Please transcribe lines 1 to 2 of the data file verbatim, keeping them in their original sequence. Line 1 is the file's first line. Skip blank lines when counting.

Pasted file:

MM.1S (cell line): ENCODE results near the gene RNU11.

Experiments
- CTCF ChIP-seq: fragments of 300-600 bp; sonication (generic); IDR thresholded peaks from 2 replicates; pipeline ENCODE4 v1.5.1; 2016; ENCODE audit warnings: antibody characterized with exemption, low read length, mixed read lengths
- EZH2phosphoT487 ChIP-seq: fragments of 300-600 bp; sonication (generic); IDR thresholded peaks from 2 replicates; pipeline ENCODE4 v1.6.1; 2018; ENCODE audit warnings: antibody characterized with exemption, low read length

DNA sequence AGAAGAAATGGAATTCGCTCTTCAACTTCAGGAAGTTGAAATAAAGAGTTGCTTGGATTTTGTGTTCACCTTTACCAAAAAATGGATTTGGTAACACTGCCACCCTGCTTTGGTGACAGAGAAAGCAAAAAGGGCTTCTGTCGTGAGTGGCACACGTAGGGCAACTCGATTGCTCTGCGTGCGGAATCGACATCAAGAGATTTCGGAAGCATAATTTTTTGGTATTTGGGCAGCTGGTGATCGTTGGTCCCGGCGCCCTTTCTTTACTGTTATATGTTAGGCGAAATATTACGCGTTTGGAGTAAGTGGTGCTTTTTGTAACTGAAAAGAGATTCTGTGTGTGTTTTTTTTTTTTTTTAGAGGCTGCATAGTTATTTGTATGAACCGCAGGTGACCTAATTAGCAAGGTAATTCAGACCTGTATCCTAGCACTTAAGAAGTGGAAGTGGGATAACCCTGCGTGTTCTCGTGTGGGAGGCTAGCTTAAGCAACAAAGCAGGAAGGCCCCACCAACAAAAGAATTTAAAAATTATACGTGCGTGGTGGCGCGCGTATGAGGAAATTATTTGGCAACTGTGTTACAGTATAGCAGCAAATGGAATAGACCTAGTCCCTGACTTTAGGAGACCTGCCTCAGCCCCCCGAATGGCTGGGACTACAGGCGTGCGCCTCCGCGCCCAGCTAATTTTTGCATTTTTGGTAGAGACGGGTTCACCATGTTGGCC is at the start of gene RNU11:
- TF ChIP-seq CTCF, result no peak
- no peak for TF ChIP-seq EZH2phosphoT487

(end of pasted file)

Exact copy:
MM.1S (cell line): ENCODE results near the gene RNU11.

Experiments